The euro zone's trade surplus widened in June from a year earlier and from the previous month as imports continued to fall, the EU's statistics office Eurostat has said.
The trade figures and data showing inflation remains weak underscored the fragile nature of the bloc's economic recovery.
Imports in the 17 countries using the euro showed a 6% decline on the year for a second consecutive month in June, while exports extended their fall to 3% and showed the second monthly drop in a row.
Eurostat confirmed the July annual inflation rate was flat at 1.6% for the second month in a row, staying well below the European Central Bank's target of just under 2%.
Consumer prices fell by 0.5% on the month in July with prices declining across the board, except for services and volatile energy costs.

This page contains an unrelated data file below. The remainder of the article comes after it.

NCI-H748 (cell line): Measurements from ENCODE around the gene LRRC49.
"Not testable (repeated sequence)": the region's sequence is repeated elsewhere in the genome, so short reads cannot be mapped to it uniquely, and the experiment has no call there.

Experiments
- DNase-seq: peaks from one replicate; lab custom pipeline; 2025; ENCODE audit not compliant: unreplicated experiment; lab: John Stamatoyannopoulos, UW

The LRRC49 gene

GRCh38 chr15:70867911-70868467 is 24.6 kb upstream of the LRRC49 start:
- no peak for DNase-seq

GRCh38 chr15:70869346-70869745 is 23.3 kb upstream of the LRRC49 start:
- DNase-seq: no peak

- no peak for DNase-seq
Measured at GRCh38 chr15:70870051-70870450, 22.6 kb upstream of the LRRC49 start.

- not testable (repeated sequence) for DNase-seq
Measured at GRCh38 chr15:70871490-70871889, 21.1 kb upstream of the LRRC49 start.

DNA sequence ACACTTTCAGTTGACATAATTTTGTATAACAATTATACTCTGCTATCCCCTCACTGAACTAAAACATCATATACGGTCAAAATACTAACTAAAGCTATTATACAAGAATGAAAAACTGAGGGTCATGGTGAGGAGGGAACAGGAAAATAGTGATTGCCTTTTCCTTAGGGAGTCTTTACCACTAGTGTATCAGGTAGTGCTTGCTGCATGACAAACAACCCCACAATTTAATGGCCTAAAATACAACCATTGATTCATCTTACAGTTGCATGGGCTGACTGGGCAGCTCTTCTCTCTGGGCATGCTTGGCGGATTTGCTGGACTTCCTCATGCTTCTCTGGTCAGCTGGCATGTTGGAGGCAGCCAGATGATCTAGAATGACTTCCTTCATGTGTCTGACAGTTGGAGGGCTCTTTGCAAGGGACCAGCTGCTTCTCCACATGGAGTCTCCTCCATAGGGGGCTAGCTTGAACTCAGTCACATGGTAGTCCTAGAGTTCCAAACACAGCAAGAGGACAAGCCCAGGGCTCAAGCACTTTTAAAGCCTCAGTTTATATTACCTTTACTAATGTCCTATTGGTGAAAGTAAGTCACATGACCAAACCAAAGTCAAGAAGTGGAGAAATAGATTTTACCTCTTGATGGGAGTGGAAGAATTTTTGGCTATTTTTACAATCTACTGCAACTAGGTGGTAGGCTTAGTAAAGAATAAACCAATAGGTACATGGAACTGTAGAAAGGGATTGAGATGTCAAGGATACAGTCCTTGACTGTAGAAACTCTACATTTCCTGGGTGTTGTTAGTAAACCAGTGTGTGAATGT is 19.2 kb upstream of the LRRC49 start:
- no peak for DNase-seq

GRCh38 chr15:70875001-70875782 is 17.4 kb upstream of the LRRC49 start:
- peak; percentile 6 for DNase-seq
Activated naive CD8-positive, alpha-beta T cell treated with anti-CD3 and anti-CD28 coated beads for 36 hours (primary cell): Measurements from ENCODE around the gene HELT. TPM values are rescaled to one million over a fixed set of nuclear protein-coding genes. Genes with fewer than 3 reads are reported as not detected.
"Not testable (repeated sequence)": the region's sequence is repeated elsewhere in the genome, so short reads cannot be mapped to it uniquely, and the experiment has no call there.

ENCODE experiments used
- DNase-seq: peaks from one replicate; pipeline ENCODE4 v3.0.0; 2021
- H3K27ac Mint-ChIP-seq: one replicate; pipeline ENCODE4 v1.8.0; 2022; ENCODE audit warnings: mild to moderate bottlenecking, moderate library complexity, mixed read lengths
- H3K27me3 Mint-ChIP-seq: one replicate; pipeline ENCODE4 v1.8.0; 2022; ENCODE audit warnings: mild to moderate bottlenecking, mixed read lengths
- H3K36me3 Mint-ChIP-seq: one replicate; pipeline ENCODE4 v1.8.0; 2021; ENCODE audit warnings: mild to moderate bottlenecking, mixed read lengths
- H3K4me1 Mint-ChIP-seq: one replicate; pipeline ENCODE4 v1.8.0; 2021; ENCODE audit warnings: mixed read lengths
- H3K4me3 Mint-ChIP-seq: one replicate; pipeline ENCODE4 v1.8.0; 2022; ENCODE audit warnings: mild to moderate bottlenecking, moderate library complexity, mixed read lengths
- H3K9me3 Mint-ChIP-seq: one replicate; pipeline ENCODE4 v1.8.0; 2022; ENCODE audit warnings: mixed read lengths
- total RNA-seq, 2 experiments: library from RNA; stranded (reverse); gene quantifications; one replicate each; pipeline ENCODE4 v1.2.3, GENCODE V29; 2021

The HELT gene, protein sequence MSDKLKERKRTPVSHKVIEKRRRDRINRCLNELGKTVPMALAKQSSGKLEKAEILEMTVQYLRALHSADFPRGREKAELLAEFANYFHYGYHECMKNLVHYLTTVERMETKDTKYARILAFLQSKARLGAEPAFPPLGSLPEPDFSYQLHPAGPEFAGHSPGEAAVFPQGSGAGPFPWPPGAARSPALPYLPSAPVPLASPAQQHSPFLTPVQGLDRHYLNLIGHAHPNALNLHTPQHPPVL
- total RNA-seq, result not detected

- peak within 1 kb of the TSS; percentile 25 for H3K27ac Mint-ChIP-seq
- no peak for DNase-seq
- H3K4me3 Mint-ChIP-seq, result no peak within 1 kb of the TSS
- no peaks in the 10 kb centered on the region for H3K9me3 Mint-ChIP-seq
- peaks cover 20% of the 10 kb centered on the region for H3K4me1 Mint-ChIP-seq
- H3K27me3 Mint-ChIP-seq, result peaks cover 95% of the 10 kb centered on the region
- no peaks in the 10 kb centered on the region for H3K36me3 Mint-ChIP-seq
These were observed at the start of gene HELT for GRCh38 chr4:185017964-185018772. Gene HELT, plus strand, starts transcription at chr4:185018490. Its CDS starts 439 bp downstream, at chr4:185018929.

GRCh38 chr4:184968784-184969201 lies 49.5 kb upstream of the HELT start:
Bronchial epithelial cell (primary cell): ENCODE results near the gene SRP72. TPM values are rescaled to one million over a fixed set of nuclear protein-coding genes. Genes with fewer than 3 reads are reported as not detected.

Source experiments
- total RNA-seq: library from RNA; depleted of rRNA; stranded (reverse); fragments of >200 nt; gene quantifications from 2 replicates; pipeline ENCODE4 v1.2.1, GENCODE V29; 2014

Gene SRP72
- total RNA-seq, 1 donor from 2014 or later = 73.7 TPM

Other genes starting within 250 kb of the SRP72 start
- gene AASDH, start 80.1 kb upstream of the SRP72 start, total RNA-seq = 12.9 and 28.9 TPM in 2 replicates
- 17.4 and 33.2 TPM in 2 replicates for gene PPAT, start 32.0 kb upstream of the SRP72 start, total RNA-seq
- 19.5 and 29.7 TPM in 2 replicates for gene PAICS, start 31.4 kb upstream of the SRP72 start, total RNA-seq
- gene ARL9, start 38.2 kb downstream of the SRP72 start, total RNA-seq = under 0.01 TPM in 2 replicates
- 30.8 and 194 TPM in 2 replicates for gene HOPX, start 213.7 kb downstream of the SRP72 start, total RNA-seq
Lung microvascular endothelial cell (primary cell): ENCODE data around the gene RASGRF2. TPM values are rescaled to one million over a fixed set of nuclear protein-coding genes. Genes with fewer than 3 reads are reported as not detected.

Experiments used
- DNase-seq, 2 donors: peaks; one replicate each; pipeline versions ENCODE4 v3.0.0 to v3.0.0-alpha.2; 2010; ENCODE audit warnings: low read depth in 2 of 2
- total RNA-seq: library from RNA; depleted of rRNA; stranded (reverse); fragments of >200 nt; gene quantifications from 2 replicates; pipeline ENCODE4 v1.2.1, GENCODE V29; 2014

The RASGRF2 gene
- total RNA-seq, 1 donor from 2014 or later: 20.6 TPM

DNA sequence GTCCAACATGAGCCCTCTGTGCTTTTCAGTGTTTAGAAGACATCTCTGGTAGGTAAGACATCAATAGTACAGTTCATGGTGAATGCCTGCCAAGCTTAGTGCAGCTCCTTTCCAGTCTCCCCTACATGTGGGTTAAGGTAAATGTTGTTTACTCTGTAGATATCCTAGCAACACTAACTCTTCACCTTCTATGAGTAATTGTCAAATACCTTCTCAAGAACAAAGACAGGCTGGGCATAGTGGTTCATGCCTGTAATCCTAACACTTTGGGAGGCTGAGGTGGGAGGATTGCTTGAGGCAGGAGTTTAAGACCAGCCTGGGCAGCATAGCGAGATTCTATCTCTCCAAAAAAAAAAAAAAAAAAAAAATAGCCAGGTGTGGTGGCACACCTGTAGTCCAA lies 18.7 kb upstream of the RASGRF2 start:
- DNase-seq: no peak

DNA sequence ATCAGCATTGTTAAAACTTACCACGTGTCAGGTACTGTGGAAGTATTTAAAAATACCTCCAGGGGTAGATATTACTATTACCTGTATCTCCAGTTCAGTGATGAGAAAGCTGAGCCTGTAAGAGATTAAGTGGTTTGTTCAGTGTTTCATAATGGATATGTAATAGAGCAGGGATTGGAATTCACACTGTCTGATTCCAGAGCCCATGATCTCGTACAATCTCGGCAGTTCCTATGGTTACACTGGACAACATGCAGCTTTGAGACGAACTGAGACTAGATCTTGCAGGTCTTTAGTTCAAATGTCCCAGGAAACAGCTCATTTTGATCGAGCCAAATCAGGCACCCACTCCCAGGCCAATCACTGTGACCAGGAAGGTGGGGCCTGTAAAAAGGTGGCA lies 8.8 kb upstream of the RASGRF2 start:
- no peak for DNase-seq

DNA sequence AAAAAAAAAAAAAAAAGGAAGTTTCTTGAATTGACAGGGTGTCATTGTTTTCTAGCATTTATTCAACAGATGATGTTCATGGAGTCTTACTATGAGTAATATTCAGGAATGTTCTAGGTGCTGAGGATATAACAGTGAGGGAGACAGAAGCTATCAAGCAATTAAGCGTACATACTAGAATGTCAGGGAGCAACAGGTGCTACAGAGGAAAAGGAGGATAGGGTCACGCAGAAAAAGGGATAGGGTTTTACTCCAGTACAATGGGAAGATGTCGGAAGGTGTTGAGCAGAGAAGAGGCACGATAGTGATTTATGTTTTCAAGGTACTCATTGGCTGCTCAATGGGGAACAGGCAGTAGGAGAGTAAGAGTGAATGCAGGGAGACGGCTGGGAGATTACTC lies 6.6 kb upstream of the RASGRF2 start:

The euro zone emerged from recession in the second quarter as expected, growing 0.3% from the previous quarter after 18 months of contraction.
The recovery is widely seen as weak and uneven, however, as record unemployment and doubts over the sustainability of the area’s public and private debt prevent a strong rebound. Analysts see no healthy growth before 2015.
Inflation in the single currency area will ease in the coming months after price pressures fell further from the three-year lows hit in May, an indicator designed to predict cyclical trends showed earlier this month.
The European Central Bank, which has said it will keep interest rates at record lows for an extended period of time, expects inflation to temporarily fall in the coming months with risks still broadly balanced.